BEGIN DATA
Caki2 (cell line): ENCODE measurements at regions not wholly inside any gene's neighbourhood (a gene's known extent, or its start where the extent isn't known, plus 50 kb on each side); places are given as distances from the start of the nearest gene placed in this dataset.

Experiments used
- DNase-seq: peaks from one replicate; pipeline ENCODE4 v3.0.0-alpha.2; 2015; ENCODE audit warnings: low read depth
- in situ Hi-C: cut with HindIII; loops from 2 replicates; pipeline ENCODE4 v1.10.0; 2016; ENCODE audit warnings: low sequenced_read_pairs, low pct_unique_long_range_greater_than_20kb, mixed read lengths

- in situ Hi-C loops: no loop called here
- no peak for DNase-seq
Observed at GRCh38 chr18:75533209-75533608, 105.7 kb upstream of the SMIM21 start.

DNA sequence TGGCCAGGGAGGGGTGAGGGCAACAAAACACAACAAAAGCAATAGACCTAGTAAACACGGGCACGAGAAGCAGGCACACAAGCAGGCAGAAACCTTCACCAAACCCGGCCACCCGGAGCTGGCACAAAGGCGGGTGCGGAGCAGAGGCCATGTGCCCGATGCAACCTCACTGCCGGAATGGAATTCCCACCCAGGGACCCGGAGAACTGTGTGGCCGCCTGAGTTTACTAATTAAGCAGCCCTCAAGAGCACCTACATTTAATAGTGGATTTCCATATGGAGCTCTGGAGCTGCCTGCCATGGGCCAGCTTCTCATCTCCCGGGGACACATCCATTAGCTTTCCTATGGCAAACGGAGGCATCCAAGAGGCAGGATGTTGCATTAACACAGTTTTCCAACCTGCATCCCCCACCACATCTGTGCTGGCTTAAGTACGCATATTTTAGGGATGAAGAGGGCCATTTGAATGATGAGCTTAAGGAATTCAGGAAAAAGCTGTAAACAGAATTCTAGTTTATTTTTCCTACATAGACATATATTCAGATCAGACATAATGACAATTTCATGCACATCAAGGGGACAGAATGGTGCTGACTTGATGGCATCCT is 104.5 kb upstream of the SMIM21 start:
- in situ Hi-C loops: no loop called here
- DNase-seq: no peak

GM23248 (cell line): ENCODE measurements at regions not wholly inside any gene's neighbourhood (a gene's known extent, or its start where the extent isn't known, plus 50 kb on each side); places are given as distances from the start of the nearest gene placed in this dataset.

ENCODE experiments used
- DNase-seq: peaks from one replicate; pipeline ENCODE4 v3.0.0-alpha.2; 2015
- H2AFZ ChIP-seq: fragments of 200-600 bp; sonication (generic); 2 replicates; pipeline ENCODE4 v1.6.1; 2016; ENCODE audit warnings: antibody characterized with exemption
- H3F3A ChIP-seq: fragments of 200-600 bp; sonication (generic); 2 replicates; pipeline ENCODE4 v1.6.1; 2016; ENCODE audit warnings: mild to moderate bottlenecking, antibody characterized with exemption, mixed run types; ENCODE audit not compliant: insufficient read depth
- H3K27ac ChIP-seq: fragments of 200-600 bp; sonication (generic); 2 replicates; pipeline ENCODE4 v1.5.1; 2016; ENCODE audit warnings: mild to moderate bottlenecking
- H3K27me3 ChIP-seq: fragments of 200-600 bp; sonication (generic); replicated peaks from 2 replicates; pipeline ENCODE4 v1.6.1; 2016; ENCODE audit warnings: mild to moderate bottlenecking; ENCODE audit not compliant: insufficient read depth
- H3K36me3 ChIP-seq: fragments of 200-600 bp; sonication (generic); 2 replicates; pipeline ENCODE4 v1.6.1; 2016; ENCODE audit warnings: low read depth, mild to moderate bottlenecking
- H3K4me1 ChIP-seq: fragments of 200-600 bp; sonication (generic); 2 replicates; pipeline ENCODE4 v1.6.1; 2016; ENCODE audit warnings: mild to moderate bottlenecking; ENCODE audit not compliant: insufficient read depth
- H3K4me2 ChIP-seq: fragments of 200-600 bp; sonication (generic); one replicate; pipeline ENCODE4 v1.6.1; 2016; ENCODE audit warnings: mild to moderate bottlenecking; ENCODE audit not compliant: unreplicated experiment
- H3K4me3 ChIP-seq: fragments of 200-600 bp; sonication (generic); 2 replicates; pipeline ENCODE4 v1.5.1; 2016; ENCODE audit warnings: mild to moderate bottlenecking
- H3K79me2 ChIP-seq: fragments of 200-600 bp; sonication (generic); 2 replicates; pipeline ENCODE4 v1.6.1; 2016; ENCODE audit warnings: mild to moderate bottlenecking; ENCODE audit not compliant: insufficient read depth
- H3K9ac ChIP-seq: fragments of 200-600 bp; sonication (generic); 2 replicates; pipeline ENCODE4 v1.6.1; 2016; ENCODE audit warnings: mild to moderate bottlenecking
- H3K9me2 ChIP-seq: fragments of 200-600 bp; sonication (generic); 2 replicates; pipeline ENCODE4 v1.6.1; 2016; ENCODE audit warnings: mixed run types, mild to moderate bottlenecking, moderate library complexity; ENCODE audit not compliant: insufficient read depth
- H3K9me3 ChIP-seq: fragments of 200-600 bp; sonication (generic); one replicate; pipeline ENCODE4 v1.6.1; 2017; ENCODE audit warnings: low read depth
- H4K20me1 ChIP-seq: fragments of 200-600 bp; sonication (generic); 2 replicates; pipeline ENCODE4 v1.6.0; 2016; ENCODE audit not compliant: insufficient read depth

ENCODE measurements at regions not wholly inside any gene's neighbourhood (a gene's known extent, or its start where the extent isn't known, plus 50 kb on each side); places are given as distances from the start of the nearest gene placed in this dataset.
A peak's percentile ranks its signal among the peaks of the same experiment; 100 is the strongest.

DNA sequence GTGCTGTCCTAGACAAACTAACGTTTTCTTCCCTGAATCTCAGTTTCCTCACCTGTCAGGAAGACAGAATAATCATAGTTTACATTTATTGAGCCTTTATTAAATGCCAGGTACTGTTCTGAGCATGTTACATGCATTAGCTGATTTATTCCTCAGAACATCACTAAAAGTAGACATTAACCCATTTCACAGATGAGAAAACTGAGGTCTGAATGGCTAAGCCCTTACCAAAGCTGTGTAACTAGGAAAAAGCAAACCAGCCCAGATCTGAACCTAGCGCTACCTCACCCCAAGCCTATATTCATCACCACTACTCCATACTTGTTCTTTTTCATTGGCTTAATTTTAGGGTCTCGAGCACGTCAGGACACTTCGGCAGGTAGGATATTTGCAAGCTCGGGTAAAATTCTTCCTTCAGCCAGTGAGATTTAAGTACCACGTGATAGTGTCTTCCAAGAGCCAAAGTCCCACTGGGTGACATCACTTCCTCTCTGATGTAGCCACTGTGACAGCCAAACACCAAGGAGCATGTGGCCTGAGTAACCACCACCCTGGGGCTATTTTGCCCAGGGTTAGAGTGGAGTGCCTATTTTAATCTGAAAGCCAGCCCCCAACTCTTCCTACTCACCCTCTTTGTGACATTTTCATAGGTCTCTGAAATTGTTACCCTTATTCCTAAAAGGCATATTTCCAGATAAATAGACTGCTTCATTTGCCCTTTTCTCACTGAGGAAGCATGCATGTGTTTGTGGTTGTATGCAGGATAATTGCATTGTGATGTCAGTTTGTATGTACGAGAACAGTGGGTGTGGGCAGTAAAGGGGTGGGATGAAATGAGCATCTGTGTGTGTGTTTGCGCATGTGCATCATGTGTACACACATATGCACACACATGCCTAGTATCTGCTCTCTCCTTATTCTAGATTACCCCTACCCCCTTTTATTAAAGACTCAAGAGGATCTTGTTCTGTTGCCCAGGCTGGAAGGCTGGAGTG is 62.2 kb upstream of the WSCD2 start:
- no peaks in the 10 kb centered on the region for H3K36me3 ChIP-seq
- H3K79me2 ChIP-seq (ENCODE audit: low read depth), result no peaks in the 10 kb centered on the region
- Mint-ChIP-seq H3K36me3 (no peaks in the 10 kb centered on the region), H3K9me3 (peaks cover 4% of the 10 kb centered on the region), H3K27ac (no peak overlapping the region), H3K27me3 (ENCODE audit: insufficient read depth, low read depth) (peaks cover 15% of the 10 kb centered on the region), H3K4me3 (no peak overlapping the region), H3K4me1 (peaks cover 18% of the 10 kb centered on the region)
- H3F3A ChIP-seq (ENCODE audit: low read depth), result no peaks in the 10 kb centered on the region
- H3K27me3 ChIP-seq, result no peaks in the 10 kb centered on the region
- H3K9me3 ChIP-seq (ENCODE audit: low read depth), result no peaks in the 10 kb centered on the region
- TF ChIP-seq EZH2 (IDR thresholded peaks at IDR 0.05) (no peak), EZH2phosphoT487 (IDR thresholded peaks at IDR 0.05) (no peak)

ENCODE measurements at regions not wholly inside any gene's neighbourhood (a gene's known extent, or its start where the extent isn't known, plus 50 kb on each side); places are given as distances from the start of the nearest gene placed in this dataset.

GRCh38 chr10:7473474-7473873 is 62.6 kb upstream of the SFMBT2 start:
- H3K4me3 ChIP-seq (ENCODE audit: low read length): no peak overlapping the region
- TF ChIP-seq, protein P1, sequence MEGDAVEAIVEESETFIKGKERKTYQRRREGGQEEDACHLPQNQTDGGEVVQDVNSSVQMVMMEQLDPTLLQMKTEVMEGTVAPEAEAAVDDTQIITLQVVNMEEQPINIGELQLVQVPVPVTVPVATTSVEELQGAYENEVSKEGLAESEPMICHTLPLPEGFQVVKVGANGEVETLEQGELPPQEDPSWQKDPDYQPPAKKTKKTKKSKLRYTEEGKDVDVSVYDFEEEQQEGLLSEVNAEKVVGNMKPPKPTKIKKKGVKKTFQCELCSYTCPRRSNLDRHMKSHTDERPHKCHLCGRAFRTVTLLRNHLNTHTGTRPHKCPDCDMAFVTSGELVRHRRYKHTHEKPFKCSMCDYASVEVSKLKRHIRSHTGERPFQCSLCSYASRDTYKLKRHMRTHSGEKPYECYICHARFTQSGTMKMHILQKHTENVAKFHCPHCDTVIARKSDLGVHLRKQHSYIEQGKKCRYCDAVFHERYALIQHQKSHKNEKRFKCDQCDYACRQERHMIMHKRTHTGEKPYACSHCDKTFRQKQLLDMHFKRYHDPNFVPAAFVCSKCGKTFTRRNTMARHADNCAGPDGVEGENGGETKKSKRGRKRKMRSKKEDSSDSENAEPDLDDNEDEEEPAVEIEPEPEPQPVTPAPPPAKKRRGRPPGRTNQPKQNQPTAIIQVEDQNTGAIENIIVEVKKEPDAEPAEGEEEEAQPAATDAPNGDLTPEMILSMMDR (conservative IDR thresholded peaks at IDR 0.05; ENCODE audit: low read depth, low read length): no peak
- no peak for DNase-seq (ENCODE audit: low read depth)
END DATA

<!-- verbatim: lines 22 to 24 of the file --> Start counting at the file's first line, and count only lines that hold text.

- H3K79me2 ChIP-seq: fragments of 200-600 bp; sonication (generic); 2 replicates; pipeline ENCODE4 v1.6.1; 2016; ENCODE audit warnings: mild to moderate bottlenecking; ENCODE audit not compliant: insufficient read depth
- H3K9ac ChIP-seq: fragments of 200-600 bp; sonication (generic); 2 replicates; pipeline ENCODE4 v1.6.1; 2016; ENCODE audit warnings: mild to moderate bottlenecking
- H3K9me2 ChIP-seq: fragments of 200-600 bp; sonication (generic); 2 replicates; pipeline ENCODE4 v1.6.1; 2016; ENCODE audit warnings: mixed run types, mild to moderate bottlenecking, moderate library complexity; ENCODE audit not compliant: insufficient read depth